Whenever I let my mind drift into my past life as a soldier, I always find myself back in the dark woods and midnight fields of Fort Benning, both the Georgia and Alabama sides. Maybe it is because I never saw the dusty daylight of Afghanistan or felt the oppressive Iraqi afternoon. I spent my whole career as an officer in the California Army National Guard training for a war I never fought. Three times I was told to pack for Afghanistan, three times I was told to order my affairs and prepare to fulfill my oath to my state and country, and three times I was told at the eleventh hour to stand down and return to my quasi-civilian life. My only deployment was two months securing the California coast from Mexican cartels.
Tonight, I am in Fort Benning. I am the platoon leader. My platoon is filing through our Forward Operating Base’s main Entry Control Point. First squad has already crossed the wire and is spreading out into two fire-team arrowheads, one trailing the other, their squad leader in between. Second squad is crossing now. I’m moving with them. I pass my platoon sergeant. He counts me out and taps his watch. 2330. The ambush is at 0100. We need to pick up the pace. We leave the FOB and enter a tallgrass field, handrailing the road by about fifty meters, heading for the nearby forest. The whole platoon is in the open now. Second squad has dispersed into the same formation as first. Third is doing it now. Fourth, weapons squad, is split, one machine gun team with first squad, the other with third. The weasel—weapons squad leader—is moving with me. He’s quiet. We all are, but he is silence embodied. We drift through the field, every man scanning his sector through his helmet-mounted mono-lens night vision device, like a tribe of nocturnal cyclopes armed with M4 assault rifles, M249 Squad Automatic Weapons, and M240B machine guns.
The moon is new, and the stars are hidden behind rainclouds, leaving the land coated in oil slick night. I flip my night vision down over my left eye and turn it on. It plunges me into an infrared world, transforming the darkness into a grainy jade landscape. Some light reflects off the clouds, light pollution from main post and the civilian city outside the base. In infrared, it blazes. There is no breeze. The air is hot and humid and smells of damp earth. It is not a pleasant smell, not sweet like the farm of my youth, but sickening and foul, the phosphorescent stink of a swamp. A discordant symphony of crickets and bullfrogs and who the hell knows what else forms the background against which our footsteps and rattling equipment and nervous breathing weave a soundscape of impending violence. Not the violence of tonight. That is fake violence, training violence. The impending violence is the violence we are training for, the violence in a distant land against distant people in a not-so distant time.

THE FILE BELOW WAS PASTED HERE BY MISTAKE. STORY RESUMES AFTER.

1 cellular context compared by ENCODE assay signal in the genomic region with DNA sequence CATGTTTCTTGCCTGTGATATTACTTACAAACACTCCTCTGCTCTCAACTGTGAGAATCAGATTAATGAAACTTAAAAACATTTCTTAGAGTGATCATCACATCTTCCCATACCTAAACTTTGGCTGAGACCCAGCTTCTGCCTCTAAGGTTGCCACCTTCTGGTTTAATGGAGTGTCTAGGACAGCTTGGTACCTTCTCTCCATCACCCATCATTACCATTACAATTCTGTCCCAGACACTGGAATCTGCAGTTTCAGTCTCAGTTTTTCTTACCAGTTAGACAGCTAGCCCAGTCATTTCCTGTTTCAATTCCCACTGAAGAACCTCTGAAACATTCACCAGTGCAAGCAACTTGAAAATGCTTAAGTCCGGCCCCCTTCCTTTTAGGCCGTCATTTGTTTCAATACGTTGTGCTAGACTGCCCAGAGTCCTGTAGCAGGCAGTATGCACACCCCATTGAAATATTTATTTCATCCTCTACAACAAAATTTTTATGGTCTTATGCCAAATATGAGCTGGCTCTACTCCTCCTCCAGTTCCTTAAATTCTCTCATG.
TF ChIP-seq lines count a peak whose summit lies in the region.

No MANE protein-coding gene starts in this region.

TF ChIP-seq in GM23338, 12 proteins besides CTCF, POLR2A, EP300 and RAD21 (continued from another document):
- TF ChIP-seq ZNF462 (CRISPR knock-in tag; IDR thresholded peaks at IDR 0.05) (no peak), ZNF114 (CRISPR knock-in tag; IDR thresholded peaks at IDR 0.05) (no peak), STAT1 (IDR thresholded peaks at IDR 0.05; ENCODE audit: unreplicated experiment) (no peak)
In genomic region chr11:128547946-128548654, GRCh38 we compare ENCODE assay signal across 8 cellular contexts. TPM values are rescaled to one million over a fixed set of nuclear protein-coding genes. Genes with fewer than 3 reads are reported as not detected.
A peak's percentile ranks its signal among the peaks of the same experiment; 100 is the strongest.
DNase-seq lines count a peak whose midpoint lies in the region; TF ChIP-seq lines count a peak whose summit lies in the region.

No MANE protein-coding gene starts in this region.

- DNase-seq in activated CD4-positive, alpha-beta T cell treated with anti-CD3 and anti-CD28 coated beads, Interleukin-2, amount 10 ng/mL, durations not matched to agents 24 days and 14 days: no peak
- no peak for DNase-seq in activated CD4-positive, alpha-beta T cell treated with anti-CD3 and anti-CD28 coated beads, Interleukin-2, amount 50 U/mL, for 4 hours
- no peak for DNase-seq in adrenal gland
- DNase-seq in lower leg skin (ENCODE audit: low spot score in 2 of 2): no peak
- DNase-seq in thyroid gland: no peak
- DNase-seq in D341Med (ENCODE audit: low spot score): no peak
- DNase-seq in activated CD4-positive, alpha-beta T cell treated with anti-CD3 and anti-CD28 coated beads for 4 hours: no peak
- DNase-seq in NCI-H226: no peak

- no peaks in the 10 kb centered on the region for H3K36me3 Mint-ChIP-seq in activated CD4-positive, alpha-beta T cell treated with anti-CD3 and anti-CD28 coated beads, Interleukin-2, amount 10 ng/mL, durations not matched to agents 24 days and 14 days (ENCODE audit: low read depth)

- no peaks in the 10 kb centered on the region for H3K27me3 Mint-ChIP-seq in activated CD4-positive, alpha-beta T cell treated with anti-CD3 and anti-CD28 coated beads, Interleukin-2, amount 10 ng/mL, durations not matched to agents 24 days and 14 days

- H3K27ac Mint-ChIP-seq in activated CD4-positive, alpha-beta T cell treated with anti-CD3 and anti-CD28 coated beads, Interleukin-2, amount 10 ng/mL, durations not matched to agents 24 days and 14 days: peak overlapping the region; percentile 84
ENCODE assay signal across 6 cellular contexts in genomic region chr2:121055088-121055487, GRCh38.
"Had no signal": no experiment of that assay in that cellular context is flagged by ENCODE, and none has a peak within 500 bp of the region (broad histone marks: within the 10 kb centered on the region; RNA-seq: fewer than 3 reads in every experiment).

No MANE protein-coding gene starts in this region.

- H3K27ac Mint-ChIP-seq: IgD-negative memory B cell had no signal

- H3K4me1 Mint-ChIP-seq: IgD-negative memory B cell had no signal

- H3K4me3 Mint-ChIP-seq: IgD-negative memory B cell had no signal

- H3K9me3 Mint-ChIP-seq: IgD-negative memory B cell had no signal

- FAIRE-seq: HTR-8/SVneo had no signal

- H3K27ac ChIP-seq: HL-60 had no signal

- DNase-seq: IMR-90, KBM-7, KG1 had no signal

As the point man enters the forest, it is this future violence that motivates us. This future violence is not blood lust. It is responsibility for our soldiers. It is accountability to our superiors. It is obligation to innocents. It is duty to our country. It is honor before history. It is love, for god, family, and country, in that order. We profess different faiths, but we serve the same god: the god of Equality, Liberty, and Freedom. The American God. He is also the god of power and profit, but we do not think about that, and we question the patriotism of anyone who does. Of course, we are on the side of angels. Of course.
I enter the forest. Half the platoon is ahead, so deep into the darkness they are lost in infrared shadows. They have collapsed into a file, spaced out at five meter intervals. The other half is behind in the open field. I cannot see the point man, but I can see the nearest man, and he can see the next, and he the next, and so on until the point man is seen. And I can feel him. I can feel all of them. And I can feel through them. We are a body. I look at my platoon sergeant, and I do not think “him” or “you”; I think “also me.” We all do. Sleep deprivation helps. Nothing else so efficiently erases the boundaries of self. When needed, we will include other soldiers and allies. But never the enemy. We must not allow that to happen. We can study him, we can respect him, but we cannot identify with him. That would be suicide. Nor should we identify with civilians. We have been trained to analyze civilian populations as terrain features. Civilians are terrain. Like dirt, or rocks, or rivers. Of course, we don’t want anything bad to happen to them, but something might, something might have to, for the sake of other civilians. Of course.
The man in front of me looks back and traces a wide circle above his head. Without thinking, I turn and pass the hand signal down the file. We have reached our Objective Rally Point. The platoon knows how to occupy it, and what they forget the platoon sergeant will remind them of, so I head for the center, running through the mission in my mind, again: leader’s recon, confirm kill zone, adjust if needed, return, deploy left and right security teams, emplace machine gun teams, emplace assault element, emplace claymore, wait; contact, initiate with claymore, mad minute on kill zone, drop to watch and shoot, gun teams cease fire, assault through kill zone, secure objective, conduct sensitive site exploitation, exfil in reverse order. Basic doctrine. Still, it is a good plan. I wish I could execute it, but that is not how we train. In the center, I meet the point man. We conduct a battle handoff. I brief him, he takes over, and I take point. He will execute the mission I planned. I feel a powerful mix of disappointment and relief. I understand the disappointment immediately, but the relief takes years.